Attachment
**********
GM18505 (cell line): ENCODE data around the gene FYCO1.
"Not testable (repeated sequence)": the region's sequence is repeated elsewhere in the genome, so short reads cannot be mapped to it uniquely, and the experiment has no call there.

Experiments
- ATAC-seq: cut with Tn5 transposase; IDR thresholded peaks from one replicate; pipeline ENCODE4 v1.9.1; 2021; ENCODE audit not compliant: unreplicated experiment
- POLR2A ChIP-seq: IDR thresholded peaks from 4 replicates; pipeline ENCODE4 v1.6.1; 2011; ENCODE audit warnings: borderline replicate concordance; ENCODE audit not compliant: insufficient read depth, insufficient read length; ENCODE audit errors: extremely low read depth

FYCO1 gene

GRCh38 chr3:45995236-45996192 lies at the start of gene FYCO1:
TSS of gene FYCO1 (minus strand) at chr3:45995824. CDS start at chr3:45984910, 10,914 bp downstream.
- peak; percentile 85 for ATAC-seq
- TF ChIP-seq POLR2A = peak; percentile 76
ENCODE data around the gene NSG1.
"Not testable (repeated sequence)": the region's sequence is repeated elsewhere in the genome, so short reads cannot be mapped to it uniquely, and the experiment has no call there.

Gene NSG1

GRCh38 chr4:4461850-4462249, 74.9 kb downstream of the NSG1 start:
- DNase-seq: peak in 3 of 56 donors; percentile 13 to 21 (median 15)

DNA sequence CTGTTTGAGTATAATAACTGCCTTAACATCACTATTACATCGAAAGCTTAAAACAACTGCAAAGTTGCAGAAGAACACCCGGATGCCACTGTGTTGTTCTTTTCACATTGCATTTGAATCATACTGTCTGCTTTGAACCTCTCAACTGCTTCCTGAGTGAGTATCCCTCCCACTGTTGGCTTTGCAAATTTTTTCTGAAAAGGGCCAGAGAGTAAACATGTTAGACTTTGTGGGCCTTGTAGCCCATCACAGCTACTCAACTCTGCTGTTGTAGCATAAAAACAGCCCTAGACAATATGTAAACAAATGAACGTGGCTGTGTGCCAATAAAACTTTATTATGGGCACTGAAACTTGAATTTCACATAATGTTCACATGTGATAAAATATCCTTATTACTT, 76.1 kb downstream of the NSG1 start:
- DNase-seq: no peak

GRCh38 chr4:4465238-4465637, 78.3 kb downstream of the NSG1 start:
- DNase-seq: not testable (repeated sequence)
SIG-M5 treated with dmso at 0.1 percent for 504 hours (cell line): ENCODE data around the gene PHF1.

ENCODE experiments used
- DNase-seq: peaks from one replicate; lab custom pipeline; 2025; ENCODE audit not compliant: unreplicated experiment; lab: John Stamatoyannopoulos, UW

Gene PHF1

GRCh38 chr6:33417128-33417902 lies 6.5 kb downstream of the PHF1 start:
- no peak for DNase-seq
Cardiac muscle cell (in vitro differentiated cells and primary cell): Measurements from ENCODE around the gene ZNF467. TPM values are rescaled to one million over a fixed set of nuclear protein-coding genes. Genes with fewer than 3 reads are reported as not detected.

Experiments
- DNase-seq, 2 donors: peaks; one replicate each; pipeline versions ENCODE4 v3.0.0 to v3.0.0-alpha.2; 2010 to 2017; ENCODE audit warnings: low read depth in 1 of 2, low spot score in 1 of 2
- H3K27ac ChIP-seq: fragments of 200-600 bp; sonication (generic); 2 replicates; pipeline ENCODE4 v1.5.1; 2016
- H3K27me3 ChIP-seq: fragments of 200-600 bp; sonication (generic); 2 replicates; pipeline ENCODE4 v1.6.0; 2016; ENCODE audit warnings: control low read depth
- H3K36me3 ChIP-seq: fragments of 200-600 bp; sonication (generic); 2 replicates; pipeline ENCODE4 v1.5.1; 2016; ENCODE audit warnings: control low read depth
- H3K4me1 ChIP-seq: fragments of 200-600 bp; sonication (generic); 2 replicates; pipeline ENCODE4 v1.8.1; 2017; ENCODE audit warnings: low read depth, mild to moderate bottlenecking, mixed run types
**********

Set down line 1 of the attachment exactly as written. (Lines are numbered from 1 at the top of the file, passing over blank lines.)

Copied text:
GM18505 (cell line): ENCODE data around the gene FYCO1.